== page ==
Tuesday, September 06, 2005

Social conservatives vs. Market conservatives

The second term of a US President whose party controls the US Congress is always fun to watch.  The easy wins, the ones where all loyalists agree, have been won; items  remaining on the agenda are potentially divisive.

The strain is beginning to show at the FCC, for example.  Kevin Martin, the President’s loyal Chairman, intends to limit “indecency” on cable TV.  According to Slate, “he has been quietly meeting with religious activists and industry leaders to organize a push for new standards for broadcast, cable and satellite television”.  This is family values politics, one of the mainstays of the Republican party.

The other mainstay is laissez faire markets, and the business lobby is beginning to grumble.  Adam Thierer worries on the PFF blog that Chairman Martin & Co’s attempts to rethink regulation in the context of media convergence “level the playing field in the direction of less freedom of speech instead of more.” He continues, “The problem with this "regulate up" solution to the level playing field problem is that it means almost any type of speech or media outlet in the future will be fair game for regulators.”  Market conservatives hate few things more (taxes, say) than government regulation of industry.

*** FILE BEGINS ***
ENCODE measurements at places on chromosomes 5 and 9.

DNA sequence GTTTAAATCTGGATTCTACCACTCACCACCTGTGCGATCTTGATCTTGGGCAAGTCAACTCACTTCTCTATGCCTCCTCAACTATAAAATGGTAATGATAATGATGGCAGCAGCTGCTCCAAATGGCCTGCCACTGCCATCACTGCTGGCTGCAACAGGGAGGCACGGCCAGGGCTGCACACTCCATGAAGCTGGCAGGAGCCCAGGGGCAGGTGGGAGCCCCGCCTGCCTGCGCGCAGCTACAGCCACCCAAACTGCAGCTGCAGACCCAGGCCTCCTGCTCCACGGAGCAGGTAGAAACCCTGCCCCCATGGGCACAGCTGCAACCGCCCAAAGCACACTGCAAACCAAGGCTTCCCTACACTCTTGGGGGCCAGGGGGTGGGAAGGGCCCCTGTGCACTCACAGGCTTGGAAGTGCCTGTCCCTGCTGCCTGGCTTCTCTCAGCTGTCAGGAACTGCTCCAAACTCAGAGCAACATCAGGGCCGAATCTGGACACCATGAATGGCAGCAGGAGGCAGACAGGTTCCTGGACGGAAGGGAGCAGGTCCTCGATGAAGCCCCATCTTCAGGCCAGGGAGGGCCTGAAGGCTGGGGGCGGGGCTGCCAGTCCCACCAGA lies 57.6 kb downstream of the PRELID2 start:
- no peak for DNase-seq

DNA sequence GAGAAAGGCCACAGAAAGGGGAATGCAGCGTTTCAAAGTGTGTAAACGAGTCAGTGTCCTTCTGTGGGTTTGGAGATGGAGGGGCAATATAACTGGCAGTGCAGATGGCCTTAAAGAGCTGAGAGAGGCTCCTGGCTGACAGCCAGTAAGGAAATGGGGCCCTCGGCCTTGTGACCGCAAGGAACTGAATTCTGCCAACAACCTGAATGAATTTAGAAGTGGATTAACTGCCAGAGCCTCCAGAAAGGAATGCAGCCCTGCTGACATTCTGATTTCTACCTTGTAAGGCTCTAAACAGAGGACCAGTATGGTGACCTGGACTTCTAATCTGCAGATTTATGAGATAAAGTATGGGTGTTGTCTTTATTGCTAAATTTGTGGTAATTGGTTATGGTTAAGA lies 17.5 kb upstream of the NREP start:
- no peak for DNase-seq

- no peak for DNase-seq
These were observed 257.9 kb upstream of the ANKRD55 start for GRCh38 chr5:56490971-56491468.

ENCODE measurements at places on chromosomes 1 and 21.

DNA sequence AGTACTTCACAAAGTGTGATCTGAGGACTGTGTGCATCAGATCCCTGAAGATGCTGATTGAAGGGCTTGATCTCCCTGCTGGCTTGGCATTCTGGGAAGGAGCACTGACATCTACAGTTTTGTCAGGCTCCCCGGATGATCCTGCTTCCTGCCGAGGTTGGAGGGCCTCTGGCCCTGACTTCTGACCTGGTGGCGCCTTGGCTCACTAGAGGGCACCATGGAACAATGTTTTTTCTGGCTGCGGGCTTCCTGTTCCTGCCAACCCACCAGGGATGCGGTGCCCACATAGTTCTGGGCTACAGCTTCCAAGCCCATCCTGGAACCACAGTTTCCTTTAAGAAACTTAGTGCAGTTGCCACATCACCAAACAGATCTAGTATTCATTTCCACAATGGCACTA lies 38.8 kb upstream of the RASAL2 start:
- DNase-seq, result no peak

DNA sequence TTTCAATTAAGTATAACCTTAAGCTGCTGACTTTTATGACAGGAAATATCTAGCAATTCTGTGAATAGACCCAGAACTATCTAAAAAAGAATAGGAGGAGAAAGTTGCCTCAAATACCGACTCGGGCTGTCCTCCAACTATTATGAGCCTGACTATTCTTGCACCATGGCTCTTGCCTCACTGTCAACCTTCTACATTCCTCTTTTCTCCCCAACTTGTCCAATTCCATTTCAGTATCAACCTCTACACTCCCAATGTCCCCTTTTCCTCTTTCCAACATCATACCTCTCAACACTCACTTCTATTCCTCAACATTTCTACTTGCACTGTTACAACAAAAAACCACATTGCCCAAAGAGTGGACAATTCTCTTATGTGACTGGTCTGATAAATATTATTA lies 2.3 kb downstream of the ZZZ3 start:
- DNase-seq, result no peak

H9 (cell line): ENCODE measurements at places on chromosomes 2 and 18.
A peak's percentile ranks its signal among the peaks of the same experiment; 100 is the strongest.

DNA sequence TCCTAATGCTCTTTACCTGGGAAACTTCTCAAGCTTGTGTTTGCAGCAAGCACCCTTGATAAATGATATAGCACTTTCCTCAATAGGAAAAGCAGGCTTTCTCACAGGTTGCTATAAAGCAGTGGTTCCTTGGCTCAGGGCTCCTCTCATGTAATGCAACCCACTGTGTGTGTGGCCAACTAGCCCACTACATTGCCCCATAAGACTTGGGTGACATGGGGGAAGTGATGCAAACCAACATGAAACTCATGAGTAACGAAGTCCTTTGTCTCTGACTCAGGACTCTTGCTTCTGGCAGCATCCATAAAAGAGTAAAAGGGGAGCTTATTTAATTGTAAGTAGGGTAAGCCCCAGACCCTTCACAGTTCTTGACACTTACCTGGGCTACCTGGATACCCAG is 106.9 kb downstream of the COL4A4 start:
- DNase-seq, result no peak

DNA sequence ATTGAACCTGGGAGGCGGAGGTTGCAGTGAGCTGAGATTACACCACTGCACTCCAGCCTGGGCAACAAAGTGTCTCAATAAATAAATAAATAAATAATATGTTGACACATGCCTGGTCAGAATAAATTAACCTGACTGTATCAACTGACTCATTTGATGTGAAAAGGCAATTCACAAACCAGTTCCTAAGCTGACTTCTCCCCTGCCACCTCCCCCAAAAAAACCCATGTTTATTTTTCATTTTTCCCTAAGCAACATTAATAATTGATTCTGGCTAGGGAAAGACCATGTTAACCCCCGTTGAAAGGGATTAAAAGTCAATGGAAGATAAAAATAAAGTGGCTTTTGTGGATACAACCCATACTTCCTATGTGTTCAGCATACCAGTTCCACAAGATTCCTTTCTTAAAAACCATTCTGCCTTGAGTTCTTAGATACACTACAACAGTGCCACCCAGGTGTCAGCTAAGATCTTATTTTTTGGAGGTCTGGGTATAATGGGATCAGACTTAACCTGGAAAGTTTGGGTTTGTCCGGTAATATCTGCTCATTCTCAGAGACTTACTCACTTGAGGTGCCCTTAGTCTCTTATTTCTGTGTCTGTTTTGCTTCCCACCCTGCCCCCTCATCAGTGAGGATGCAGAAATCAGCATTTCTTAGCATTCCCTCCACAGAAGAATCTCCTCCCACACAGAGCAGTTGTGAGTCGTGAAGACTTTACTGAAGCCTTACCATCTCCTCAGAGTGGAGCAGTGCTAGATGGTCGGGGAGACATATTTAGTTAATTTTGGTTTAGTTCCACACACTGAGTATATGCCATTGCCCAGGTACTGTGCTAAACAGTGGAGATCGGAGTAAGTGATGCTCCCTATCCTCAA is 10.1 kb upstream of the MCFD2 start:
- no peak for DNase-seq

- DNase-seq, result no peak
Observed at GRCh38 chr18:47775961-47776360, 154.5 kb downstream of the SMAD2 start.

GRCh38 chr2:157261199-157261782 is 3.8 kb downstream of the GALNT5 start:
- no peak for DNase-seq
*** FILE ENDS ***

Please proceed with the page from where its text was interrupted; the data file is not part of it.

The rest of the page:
More contests are coming between the social and fiscal wings of the Republican party.  One can only achieve far-reaching social goals, eg on abortion, speech content, and codes of behavior, through far-reaching regulation.  However, such regulation goes against the grain for small-government conservatives.  A likely flash-point: States’ rights.  Republicans have for historical reasons (eg the New Deal) resented federal intrusion in states’ autonomy to act in ways conservatives prefer.  However, this preference may well fade once the Right wants to impose its vision on the whole country, just as the Left did 80 years ago.